Horseman or not, he's learned something along the way which has seen him expertly prepare and place the likes of Buffering (who chases his first Group 1 win tonight); Solzenhitsyn (the last start Group 1 winner who runs tomorrow) and the Group 1 Oakleigh Plate winner Woorim. Moody says it's Heathcote's ability to learn and his people skills which have seen him do so well. 'I take my hat off to him. He's done so well out of nowhere. One of the keys is his people skills. He's likeable and people gravitate to him and he manages them so well. 'But he's also intelligent. He looked and learned the whole time in those early days. Trust me, he looked over every fence, into every yard and he took it all in. And you know, I think he learned to keep it simple. Feed 'em well, get 'em fit and run them in races they can win. 'Its not that complicated and I think our styles are similar. No ducks and drakes, no need to be tricky, no need to try to set one up for a punt. Just look after them and send 'em around,' Moody said.
Again, Heathcote obliges as if on cue. 'My simple rule is keep it as simple as possible. Rip the top off a Mitavite bag and feed them. There's no secret formula that's been handed down from generation to generation. That's just a myth. Training's not that hard, it's just common sense,' said the man whose first training tool was a book on physiology.
Heathcote does, nevertheless, acknowledge it's all about the learning and a certain work ethic. 'I was happy to observe others from day one in Brisbane and I got plenty of help. I also went to Ireland in 2000 and spent some time with Dermot Weld, James Fanshawe and Richard Hannon and also went to Coolmore. It wasn't a lot of time but I spent it asking questions. What do you feed, how much do you feed, how much do you work them, what do you do with feed and work on race day or the day before? 'And I'm committed to what I do. I'm at track work every day. I watch every horse work. Even so, I'm sure there are far better trainers out there than me but maybe they're not as good as me in terms of communication and PR. As a stable we want to be honest and decent and transparent. I want to keep the owners happy. I learned that in all my years as a tour guide, you've got to keep the customers happy,' he said. Heathcote spent the best part of 15 years as a tour guide in Europe after heading there as a 19-year-old. His first port of call was not a Walkabout pub but a German language school.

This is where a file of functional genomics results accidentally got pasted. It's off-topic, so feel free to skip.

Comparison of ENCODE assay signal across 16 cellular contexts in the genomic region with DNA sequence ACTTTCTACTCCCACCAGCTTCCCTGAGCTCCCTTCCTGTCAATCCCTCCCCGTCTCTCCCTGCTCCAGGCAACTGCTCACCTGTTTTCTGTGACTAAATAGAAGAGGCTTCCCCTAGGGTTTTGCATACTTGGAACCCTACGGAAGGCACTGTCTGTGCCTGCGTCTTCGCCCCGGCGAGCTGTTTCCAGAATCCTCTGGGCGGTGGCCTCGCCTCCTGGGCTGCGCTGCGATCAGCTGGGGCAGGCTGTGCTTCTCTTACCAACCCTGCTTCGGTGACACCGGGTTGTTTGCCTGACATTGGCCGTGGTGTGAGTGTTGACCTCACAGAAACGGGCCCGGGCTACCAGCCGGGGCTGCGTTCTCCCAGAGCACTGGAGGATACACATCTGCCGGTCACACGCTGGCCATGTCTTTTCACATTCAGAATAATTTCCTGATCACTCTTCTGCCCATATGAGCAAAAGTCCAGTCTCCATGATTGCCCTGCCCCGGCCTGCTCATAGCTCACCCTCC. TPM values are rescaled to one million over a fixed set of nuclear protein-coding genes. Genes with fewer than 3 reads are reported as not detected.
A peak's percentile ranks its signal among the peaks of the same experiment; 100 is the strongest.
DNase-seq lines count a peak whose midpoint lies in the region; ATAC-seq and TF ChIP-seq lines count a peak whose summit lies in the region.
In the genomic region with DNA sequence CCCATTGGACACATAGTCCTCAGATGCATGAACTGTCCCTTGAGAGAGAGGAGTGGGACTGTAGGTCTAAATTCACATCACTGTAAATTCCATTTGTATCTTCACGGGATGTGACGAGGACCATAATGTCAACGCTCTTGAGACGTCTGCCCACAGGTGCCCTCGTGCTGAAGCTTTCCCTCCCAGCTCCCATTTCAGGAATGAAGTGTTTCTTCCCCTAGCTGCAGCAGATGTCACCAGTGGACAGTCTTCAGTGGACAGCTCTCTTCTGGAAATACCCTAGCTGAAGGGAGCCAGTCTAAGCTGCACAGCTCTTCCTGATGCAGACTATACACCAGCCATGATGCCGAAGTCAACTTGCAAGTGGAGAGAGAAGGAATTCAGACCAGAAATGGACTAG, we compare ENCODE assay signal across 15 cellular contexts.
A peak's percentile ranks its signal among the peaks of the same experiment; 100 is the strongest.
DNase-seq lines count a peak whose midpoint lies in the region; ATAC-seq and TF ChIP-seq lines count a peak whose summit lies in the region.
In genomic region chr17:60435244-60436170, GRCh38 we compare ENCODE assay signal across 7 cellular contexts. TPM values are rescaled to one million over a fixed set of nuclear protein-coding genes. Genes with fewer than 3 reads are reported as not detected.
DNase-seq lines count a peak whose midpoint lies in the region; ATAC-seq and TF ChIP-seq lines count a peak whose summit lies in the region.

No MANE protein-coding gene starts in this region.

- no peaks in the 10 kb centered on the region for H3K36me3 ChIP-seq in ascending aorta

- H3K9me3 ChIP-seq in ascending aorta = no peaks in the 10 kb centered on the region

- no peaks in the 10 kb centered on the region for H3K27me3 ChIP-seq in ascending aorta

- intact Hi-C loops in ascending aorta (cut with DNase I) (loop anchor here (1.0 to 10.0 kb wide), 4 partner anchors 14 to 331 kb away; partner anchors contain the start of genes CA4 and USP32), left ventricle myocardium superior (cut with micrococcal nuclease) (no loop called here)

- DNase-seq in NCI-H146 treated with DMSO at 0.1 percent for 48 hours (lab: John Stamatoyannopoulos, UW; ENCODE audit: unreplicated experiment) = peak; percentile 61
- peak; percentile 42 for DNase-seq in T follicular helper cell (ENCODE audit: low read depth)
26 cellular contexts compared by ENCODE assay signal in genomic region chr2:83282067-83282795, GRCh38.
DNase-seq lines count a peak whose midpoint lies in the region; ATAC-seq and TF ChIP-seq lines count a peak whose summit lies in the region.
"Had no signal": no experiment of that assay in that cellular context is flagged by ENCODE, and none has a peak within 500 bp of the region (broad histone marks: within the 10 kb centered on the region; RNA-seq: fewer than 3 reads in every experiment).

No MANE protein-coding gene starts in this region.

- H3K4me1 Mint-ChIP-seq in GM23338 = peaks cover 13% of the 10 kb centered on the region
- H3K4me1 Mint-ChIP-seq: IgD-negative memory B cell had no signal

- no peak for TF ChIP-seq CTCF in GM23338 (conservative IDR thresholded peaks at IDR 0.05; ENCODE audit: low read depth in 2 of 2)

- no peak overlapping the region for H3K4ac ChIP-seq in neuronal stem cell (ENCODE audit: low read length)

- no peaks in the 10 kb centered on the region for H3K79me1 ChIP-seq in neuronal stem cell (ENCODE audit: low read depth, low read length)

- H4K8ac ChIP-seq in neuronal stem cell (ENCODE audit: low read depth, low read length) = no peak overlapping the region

'My sister was married to a German,' he says, and incidentally he's one of ten children,'so I thought I'd attempt to learn the language and set up a base for myself. I met people from all over the world, travelled Europe on my own, made some contacts and eventually finished up working as a tour guide. It was brilliant.' Heathcote remembers it fondly. 'The general idea was do whatever you like, drink as much as you can... provided you brought the customers back happy. I loved it but it wasn't always easy. You might have 50 people on tour for 63 days and you're trying to keep them all happy. If I am successful now as a trainer and dealing with owners then I believe it's because of the experience gained on those tours,' he said. The overseas sojourn also included a stint working with his art-dealing brother Wayne who's best known in racing for his ownership of Quick Ransom, one of the early international Melbourne Cup trailblazers who contested the race in 1994 and 1995 - finishing fourth in the second year. That also involved travelling the world, sourcing primitive art.